And in a Commonwealth Club speech this month, he decried the corrosive influence of big political donations, declaring, "We all suspect you get as much justice in society as you pay for . . . (that) our legislators are affected by these contributions . . . (and that) many public officials make appointments based on campaign contributions."

Checchi says that in eight years as head of Northwest he never sought a favor in exchange for a political donation.

"I didn't seek any special treatment" in exchange for political contributions, he said after his speech. "I have never asked for anything" from government in connection with a political donation, he said.

Looking for a break

But lobbying and campaign finance reports filed by Northwest during Checchi's tenure reflect many occasions when the airline made political donations while also seeking a break from the government.

One occurred in 1991, when the airline and its officials made $83,450 in contributions while lobbying for an antitrust exemption that allowed Northwest to obtain a $400 million cash infusion from the Dutch airline KLM.

A recent example came early this year, when in the final days of Checchi's tenure, Northwest began a furious lobbying effort to challenge terms of a new aviation treaty with Japan while also making some $215,000 in donations.

Last year, after Northwest had successfully lobbied the Clinton administration to win exclusive rights to fly nonstop from the United States to Beijing, Checchi gave $100,000 to a Democratic soft-money committee.

Over the years, Northwest has been such a high-profile lobbying force that one prominent Minnesota Democrat seemed nonplused by the good-government theme of Checchi's California campaign.

"Northwest clearly lobbies - they are a constant presence," said state Sen. John Marty of St. Paul. "Obviously, Northwest did get from the state legislature a megapackage, hundreds of millions of dollars in loans few years ago, and they were certainly asking for help then.

"Checchi may not personally ask for help; lots of times it's the lobbyists who ask for the help," he said, "but the PACs and lobbyists make the contributions which, given human nature, make the difference."

But Checchi contends Northwest didn't seek aid, said Sragow.

"Al's position is the help was offered by the state of Minnesota because they wanted to keep Northwest from moving out of state," he said.

Steadily increased political giving

The Examiner's analysis shows that Northwest and its top executives have steadily increased their political giving: from the relatively modest $83,450 in the 1991 off-year to a whopping $677,000 during the 1996 campaign.

The airline's donations to Congress seemed nonpartisan: While Democrats still controlled Congress, Northwest's donations favored them, 2-1.

Since the Republican takeover in 1995, donations to the GOP increased dramatically, so that now the split is nearly 50-50.

Among key recipients in Northwest's hub states of Michigan and Minnesota: U.S. Sen. Carl Levin, D-Mich., who last year ramrodded federal funding for a Detroit airport renovation project favored by Northwest; Rep. John Dingell, D-Mich., long a power on the House Commerce Committee, which reviews airline-related legislation; Rep. James Ramstad, R-Minn., of the powerful Ways and Means Committee; and Rep. James Oberstar, D-Minn., ranking minority member of a key aviation subcommittee.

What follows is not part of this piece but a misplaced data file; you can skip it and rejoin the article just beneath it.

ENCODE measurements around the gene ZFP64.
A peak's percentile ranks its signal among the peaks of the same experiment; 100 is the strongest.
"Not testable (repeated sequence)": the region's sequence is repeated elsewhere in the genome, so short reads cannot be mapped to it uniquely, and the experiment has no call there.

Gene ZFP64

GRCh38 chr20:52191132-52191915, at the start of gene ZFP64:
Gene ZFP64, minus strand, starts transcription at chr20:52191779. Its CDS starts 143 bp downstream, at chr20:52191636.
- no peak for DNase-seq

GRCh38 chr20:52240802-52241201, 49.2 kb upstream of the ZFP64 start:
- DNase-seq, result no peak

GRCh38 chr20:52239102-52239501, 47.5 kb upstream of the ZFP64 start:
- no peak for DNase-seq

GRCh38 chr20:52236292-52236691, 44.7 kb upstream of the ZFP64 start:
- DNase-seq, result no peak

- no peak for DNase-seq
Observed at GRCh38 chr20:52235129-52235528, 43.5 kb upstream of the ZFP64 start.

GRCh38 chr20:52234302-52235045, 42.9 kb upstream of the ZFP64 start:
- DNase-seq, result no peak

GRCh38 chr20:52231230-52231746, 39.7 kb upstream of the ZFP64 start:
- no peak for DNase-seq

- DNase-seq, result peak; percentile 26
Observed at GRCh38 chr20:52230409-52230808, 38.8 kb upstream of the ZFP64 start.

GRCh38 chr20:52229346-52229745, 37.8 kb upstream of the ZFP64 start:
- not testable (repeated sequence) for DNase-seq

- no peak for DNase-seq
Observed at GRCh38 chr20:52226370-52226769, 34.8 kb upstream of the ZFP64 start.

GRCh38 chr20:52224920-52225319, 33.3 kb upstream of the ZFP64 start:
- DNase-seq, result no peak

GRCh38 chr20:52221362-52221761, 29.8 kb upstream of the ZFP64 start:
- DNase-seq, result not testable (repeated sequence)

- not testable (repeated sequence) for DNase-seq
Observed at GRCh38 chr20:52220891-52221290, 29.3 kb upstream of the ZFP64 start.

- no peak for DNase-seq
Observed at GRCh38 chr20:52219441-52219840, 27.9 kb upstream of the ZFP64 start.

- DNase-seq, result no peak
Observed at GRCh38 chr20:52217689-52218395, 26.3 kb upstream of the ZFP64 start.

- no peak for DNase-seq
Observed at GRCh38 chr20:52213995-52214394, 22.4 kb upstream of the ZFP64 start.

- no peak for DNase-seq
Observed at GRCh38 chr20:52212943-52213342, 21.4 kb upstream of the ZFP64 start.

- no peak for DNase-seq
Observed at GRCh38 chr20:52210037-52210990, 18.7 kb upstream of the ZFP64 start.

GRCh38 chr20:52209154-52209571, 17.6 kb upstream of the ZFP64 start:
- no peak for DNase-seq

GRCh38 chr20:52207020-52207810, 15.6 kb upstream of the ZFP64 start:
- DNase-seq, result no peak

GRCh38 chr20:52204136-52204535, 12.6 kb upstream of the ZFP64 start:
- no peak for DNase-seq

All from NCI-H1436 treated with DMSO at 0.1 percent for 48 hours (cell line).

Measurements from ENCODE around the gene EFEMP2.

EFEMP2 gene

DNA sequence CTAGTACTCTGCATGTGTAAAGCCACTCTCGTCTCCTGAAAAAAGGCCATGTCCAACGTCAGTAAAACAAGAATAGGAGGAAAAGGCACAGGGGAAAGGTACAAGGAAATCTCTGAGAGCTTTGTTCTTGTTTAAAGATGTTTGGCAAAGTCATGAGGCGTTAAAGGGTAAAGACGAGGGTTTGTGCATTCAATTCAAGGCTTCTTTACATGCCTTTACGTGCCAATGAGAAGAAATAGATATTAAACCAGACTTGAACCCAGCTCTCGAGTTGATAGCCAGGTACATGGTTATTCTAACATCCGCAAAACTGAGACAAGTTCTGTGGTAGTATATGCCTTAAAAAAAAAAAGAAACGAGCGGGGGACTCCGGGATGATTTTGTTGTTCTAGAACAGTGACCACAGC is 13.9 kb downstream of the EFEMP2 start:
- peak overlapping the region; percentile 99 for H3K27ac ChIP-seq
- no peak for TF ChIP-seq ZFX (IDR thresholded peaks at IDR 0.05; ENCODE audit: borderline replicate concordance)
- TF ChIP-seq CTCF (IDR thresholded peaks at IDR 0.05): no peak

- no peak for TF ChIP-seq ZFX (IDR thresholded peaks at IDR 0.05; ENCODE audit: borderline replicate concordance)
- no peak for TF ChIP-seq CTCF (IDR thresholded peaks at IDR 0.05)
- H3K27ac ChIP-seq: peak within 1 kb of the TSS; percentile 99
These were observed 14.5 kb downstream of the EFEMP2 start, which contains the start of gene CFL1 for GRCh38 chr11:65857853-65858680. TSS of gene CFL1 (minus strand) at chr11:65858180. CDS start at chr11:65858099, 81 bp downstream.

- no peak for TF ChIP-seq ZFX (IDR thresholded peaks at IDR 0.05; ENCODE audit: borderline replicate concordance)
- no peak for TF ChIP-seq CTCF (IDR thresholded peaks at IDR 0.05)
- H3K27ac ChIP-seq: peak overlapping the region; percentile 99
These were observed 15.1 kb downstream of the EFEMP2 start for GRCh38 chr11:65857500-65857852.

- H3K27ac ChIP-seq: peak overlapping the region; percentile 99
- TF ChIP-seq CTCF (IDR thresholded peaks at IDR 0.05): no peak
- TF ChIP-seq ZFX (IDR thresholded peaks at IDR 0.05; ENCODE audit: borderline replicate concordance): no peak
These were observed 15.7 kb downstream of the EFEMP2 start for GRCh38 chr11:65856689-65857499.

When donating to politicians from other states, Northwest appeared to target congressmen whose committee assignments held power over legislation important to the airline's bottom line.

The records also reflect that Northwest and its executives have dramatically increased their soft-money donations, from less than $140,000 during the 1992 presidential campaign to more than $600,000 in 1996.

When President George Bush, a Republican, was in the White House, Northwest's soft-money donations favored the GOP by about 3-1.

Since President Clinton was elected, Democrats' share of the soft money increased. Checchi and his wife, Kathryn, gave $127,000 in soft money to Democrats; Wilson, Checchi's co-chairman at Northwest, gave nearly twice that amount to the GOP.

Checchi has donated to the other side, though. In December 1995, Checchi gave $1,000 to Republican presidential contender Bob Dole, and Kathryn Checchi gave $1,000 to another GOP candidate, flat-tax advocate Steve Forbes.

Sragow said Checchi's donations had been made independently of Northwest's. He said Checchi usually gave to Democrats whom he personally supported. Republican Forbes got a donation because he is a personal friend. The donation to Dole was made at the request of Wilson, who is Checchi's longtime friend and partner, Sragow said.

Increased lobbying

The reports also show a big increase in the amount of money Northwest spends on Washington lobbying, to a peak of $3.5 million in 1996. The company has spent $1.3 million so far this year.

The airline spent its lobbying money in many ways - from retaining former Gov. Jim Blanchard, D-Mich., and former Sen. Bob Packwood, R-Ore., as advocates, to booking the Four Tops to play for delegates at the 1996 Democratic National Convention and the Beach Boys to play for the GOP.